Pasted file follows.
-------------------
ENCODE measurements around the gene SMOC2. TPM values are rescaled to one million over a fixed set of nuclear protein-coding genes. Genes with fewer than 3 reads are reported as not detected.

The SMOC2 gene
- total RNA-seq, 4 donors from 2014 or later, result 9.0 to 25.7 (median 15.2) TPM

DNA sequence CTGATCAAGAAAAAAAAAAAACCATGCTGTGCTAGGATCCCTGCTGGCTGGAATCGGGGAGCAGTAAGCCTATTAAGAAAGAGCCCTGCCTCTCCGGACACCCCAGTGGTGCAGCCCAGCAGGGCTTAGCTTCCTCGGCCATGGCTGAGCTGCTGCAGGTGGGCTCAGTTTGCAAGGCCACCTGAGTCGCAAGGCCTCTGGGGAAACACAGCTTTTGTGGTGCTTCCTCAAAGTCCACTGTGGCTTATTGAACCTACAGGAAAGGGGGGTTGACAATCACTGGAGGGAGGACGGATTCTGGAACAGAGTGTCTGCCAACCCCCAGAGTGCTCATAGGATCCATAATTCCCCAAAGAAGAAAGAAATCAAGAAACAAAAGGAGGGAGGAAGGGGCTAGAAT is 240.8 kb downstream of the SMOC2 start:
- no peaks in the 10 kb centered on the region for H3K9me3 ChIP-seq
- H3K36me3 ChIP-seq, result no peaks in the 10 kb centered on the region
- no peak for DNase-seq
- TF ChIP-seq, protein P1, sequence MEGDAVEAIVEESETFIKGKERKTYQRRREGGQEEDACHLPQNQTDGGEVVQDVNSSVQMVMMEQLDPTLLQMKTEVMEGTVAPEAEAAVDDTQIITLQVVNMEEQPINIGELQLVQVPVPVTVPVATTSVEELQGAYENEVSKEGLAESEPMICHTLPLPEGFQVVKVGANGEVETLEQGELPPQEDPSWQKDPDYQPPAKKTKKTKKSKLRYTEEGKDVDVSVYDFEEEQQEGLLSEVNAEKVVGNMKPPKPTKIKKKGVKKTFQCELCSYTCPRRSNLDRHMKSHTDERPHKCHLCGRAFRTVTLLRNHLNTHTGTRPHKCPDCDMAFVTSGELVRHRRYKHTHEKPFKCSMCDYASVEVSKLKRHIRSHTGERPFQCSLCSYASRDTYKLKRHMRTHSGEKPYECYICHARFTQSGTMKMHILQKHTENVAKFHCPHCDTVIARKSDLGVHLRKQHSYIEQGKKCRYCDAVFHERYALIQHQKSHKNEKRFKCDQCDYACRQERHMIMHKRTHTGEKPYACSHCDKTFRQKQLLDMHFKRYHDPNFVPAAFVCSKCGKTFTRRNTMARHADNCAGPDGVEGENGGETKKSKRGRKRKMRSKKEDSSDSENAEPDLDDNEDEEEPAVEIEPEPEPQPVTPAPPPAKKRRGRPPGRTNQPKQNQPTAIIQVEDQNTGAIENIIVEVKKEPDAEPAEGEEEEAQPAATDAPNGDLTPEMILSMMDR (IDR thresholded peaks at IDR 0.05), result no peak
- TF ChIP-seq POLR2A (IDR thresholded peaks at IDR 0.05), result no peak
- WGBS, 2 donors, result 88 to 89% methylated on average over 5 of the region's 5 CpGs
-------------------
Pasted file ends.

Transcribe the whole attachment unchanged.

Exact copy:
ENCODE measurements around the gene SMOC2. TPM values are rescaled to one million over a fixed set of nuclear protein-coding genes. Genes with fewer than 3 reads are reported as not detected.

The SMOC2 gene
- total RNA-seq, 4 donors from 2014 or later, result 9.0 to 25.7 (median 15.2) TPM

DNA sequence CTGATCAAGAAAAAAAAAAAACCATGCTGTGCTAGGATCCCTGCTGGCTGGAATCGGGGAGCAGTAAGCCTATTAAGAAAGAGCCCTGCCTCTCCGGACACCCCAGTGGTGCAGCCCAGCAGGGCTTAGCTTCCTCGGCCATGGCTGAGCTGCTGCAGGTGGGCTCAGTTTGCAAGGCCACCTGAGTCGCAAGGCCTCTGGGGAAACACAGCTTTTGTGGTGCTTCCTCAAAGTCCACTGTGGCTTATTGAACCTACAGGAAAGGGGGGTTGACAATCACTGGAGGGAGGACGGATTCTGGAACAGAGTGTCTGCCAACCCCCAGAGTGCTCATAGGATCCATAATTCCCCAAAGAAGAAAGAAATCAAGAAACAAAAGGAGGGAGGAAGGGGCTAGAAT is 240.8 kb downstream of the SMOC2 start:
- no peaks in the 10 kb centered on the region for H3K9me3 ChIP-seq
- H3K36me3 ChIP-seq, result no peaks in the 10 kb centered on the region
- no peak for DNase-seq
- TF ChIP-seq, protein P1, sequence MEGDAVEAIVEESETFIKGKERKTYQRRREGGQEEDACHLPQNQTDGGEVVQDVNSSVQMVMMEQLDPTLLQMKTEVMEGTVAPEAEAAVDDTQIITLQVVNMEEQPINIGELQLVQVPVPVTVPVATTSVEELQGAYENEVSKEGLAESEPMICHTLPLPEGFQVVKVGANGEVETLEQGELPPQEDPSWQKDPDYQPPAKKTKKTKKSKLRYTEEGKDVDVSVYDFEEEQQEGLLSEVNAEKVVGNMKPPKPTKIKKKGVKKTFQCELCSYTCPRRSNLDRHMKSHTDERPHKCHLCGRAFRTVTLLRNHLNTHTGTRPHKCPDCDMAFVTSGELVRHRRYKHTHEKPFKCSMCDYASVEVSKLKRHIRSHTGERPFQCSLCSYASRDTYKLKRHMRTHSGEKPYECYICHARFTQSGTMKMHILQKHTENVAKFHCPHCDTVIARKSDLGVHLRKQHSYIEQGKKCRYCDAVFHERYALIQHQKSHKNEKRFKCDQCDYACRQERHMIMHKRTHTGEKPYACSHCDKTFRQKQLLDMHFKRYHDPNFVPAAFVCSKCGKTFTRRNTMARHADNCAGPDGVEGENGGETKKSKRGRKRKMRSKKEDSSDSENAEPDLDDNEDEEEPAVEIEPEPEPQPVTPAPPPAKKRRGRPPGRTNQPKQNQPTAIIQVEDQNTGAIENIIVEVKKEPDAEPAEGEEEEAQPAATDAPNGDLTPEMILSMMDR (IDR thresholded peaks at IDR 0.05), result no peak
- TF ChIP-seq POLR2A (IDR thresholded peaks at IDR 0.05), result no peak
- WGBS, 2 donors, result 88 to 89% methylated on average over 5 of the region's 5 CpGs